“SOS are currently allowed in all MX zone districts as conditional temporary uses and in NR-C, NR-BP, NR-LM and NR-GM as temporary uses, as well as residential zone districts when associated with a religious institution. The request to remove SOS form the IDO would ensure that SOS as a locally unwanted land use are eliminated, since they are allowed in a variety of zone districts in both Areas of change and Areas of Consistency City-wide.”

 The request would generally ensure that the character and intensity of development in Areas of Consistency is reinforced by removing SOS from the IDO because the use is currently allowed in areas of consistency with minimal design standards. Furthermore, growth that is desired in areas of change would be generally encouraged in zone districts that SOS are currently allowed on.”

“The request would raise the sufficient land available to accommodate projected employment growth City-side by eliminating Safe Outdoor Spaces. SOS are currently allowed in a variety of non-residential zone districts that could otherwise be developed as businesses.”

The EPC recommendation will  be referred to the City Council Land Use and Zoning Committee (LUPZ) for further hearings and ultimately the legislation will be presented for a vote to the full City Council.  It is the City Council that has the ultimate and final authority over land use issues.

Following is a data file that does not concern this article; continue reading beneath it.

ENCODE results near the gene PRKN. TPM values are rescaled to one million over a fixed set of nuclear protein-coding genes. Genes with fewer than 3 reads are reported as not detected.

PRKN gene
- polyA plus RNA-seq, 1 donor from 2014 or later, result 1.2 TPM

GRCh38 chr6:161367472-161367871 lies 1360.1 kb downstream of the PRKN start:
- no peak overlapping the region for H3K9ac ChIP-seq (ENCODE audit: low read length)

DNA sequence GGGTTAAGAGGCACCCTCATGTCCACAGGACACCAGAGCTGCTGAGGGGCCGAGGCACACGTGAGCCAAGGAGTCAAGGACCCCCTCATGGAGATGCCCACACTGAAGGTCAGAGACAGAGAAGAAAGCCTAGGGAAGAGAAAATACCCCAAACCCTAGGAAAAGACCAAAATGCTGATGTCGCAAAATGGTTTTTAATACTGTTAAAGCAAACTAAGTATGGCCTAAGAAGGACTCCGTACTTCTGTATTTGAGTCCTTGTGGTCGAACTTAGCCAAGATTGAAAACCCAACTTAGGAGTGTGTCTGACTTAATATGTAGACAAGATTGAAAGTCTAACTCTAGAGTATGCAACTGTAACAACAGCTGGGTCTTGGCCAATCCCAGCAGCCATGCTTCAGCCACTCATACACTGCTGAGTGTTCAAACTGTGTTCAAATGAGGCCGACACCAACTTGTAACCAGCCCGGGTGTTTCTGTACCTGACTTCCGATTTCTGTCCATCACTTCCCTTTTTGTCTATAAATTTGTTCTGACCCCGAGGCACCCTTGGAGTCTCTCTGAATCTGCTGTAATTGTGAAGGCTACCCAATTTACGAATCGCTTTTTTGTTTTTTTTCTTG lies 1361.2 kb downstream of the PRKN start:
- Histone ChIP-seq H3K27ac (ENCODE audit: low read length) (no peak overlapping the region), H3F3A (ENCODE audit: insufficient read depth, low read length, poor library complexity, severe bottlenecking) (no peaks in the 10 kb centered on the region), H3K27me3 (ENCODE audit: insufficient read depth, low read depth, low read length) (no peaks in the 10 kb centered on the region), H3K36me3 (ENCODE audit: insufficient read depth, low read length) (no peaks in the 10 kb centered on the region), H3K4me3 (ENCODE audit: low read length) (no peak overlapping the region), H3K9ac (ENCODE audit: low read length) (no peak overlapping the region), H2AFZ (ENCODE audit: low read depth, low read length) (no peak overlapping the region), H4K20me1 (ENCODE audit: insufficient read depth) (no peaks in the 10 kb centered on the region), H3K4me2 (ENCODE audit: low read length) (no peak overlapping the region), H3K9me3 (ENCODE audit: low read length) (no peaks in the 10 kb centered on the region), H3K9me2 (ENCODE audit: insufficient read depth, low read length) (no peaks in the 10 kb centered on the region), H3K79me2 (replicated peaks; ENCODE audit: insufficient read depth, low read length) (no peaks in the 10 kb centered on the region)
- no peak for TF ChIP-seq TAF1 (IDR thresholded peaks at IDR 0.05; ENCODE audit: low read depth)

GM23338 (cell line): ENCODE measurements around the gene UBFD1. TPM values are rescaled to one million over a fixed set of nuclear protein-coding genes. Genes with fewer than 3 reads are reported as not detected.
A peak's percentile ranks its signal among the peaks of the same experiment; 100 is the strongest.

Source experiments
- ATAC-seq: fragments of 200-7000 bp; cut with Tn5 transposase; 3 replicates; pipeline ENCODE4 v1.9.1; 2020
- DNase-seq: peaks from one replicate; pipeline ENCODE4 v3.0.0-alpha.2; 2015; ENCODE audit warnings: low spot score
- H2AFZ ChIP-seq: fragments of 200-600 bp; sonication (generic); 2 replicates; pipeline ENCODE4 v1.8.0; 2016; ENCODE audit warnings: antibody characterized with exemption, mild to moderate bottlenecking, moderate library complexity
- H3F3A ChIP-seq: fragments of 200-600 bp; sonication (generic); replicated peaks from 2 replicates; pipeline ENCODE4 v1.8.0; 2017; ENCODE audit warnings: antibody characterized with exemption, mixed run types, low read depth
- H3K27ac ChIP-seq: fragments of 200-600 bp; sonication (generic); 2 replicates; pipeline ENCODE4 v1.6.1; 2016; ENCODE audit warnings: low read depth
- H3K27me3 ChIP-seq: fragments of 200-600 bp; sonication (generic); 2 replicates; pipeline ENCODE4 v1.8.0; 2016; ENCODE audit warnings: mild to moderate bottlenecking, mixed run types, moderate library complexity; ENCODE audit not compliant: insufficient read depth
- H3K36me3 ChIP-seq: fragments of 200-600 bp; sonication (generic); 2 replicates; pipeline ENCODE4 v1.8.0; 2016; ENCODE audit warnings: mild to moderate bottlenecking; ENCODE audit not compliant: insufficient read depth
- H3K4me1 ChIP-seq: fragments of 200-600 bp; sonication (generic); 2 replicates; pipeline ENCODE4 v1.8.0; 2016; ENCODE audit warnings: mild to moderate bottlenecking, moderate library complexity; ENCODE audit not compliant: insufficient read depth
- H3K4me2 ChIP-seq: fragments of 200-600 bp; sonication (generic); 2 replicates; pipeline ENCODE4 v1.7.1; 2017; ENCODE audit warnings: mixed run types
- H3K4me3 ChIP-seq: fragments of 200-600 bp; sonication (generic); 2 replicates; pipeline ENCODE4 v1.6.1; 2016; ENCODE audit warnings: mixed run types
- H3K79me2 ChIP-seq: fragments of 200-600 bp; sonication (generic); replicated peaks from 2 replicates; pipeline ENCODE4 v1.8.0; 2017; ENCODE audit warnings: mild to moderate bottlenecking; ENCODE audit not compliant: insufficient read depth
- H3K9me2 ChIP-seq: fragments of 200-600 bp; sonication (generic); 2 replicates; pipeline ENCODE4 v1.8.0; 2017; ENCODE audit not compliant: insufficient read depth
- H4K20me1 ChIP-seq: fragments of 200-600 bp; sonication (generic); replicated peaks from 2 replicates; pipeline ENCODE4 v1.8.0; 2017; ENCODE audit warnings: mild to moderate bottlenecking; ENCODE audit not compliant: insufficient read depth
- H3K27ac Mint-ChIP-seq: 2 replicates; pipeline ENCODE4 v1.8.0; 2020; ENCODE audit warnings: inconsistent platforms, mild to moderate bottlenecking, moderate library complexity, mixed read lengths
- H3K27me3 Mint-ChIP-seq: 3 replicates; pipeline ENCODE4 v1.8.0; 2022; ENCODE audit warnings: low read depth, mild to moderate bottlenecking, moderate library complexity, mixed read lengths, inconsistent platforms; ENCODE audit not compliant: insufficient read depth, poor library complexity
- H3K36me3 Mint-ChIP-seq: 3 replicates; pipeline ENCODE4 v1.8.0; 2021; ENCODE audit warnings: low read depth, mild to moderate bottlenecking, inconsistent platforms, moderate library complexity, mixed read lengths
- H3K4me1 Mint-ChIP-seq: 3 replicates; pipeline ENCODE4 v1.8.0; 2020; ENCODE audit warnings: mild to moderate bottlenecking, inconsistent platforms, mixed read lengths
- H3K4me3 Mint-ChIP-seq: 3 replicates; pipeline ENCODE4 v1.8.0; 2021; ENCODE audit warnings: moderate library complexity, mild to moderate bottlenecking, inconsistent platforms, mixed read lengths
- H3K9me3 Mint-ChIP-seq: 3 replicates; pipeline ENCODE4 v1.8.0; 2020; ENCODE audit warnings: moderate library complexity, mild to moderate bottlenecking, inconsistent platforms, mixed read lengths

There is, prolonged political battle being waged between the city’s elected officials and a hostile general public that centers upon “Safe Outdoor Spaces” which are city sanctioned tent encampments for the homeless. On one side of the contentious dispute are Mayor Tim Keller and City Councilors Isaac Benton, Pat Davis, Tammy Fiebelcorn and Trudy Jones and Keller’s City Departments who are determined to have “Safe Outdoor Spaces” (SOS).  They are determined to force the land use down the public’s  throats without public input and contrary to hostile public opposition.

On the other is the general public who by have very legitimate concerns that the tent encampments will be magnets for crime, such was Coronado Park, and be allowed to fester.  This is not an issue of “not in my back yard”, but one of hostility, mistrust and failed communications by elected officials and city departments who are viewed as mishandling the city’s homeless crisis. The general public is extremely hostile to the temporary tent encampments, yet the mayor and city councilors simply ignore them.